Loneliness

  • Return of the Primitive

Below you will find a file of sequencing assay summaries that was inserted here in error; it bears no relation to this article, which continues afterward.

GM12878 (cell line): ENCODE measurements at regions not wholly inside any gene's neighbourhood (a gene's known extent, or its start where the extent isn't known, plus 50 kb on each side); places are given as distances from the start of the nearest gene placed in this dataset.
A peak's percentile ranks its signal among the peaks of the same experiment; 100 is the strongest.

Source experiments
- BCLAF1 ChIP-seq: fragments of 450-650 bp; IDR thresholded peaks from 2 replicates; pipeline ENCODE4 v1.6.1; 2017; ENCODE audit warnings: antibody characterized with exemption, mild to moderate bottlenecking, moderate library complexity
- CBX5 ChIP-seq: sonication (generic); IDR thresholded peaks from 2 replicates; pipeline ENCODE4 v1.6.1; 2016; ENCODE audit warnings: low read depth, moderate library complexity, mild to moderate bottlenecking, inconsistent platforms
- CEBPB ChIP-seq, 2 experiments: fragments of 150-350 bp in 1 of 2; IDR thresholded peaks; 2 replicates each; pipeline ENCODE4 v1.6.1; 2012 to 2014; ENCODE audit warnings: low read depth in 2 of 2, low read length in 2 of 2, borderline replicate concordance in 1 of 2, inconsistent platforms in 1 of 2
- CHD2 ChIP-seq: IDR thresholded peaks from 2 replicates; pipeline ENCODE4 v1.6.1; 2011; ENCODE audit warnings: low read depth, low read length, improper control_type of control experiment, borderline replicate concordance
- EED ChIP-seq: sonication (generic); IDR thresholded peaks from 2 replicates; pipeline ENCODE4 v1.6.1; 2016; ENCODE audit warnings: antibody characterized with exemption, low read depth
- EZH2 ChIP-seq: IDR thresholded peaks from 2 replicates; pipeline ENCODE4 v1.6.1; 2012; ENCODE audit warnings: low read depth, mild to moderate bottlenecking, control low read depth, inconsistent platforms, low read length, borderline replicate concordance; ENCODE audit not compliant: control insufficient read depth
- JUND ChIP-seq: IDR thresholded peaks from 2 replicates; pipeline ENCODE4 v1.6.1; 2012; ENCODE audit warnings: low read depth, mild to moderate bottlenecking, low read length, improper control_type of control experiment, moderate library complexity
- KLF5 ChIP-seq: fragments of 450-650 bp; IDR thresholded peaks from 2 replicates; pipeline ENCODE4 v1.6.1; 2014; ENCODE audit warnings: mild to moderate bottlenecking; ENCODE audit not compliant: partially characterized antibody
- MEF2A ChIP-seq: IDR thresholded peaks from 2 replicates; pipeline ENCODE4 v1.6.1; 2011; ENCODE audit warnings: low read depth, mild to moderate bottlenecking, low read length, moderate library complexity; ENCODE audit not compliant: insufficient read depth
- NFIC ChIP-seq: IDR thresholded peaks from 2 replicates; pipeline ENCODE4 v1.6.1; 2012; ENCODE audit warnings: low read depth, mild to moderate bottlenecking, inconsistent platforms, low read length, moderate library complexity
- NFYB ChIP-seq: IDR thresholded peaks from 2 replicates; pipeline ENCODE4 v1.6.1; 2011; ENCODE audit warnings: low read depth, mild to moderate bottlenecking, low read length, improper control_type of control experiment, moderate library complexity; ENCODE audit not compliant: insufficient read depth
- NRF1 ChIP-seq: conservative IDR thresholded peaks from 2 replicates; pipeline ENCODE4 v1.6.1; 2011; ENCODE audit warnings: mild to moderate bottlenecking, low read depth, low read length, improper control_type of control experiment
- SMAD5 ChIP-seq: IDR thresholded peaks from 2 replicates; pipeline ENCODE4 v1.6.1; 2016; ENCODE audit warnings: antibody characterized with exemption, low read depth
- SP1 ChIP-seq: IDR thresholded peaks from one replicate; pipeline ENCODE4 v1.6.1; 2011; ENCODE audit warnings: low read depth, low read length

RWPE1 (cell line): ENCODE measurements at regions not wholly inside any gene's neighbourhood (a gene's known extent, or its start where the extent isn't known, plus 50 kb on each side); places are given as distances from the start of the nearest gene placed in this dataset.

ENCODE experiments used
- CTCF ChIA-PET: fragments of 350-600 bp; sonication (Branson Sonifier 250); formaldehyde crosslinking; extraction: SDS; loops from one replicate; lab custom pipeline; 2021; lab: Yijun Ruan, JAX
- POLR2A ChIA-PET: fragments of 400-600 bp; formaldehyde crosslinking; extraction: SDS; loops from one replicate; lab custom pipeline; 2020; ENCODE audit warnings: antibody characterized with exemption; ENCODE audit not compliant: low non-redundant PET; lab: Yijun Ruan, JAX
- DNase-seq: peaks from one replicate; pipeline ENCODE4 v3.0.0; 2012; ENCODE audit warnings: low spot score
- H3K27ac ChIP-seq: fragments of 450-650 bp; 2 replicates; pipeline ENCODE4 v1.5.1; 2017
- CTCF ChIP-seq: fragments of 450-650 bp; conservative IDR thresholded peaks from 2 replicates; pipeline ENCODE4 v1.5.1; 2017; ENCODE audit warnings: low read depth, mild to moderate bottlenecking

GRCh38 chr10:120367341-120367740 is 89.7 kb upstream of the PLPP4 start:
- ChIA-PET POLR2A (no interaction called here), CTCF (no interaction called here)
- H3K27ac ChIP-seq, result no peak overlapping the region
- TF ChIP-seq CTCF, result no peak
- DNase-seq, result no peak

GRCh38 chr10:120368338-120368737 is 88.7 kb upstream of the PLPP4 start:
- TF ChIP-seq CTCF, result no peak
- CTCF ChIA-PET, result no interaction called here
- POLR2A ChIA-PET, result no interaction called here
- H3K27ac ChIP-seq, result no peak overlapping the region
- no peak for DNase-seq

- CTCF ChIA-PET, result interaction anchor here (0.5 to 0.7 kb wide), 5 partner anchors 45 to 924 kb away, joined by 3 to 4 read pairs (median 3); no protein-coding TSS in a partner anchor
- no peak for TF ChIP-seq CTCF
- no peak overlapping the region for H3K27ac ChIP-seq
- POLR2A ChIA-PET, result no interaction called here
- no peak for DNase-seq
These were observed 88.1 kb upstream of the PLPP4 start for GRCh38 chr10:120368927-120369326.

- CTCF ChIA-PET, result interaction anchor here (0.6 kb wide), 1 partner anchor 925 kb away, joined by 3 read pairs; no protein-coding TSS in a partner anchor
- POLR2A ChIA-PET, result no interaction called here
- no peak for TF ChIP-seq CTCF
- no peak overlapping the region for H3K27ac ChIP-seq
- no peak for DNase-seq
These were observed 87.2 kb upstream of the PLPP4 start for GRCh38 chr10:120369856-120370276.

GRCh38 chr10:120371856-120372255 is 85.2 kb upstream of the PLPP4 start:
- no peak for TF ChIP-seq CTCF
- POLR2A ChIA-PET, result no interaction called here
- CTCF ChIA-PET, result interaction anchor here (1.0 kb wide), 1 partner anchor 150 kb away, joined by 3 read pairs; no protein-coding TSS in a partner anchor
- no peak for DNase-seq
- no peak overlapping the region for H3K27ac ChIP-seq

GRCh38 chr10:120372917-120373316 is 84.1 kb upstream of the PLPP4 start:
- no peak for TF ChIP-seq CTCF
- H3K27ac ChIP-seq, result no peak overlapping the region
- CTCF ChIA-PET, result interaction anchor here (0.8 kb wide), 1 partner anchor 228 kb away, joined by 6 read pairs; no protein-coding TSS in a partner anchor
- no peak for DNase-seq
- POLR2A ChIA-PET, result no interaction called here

The thinking child is not antisocial (he is, in fact, the only type of child fit for social relationships). When he develops his first values and conscious convictions, particularly as he approaches adolescence, he feels an intense desire to share them with a friend who would understand him; if frustrated, he feels an acute sense of loneliness. (Loneliness is specifically the experience of this type of child — or adult; it is the experience of those who have something to offer. The emotion that drives conformists to “belong,” is not loneliness, but fear — the fear of intellectual independence and responsibility. The thinking child seeks equals; the conformist seeks protectors.)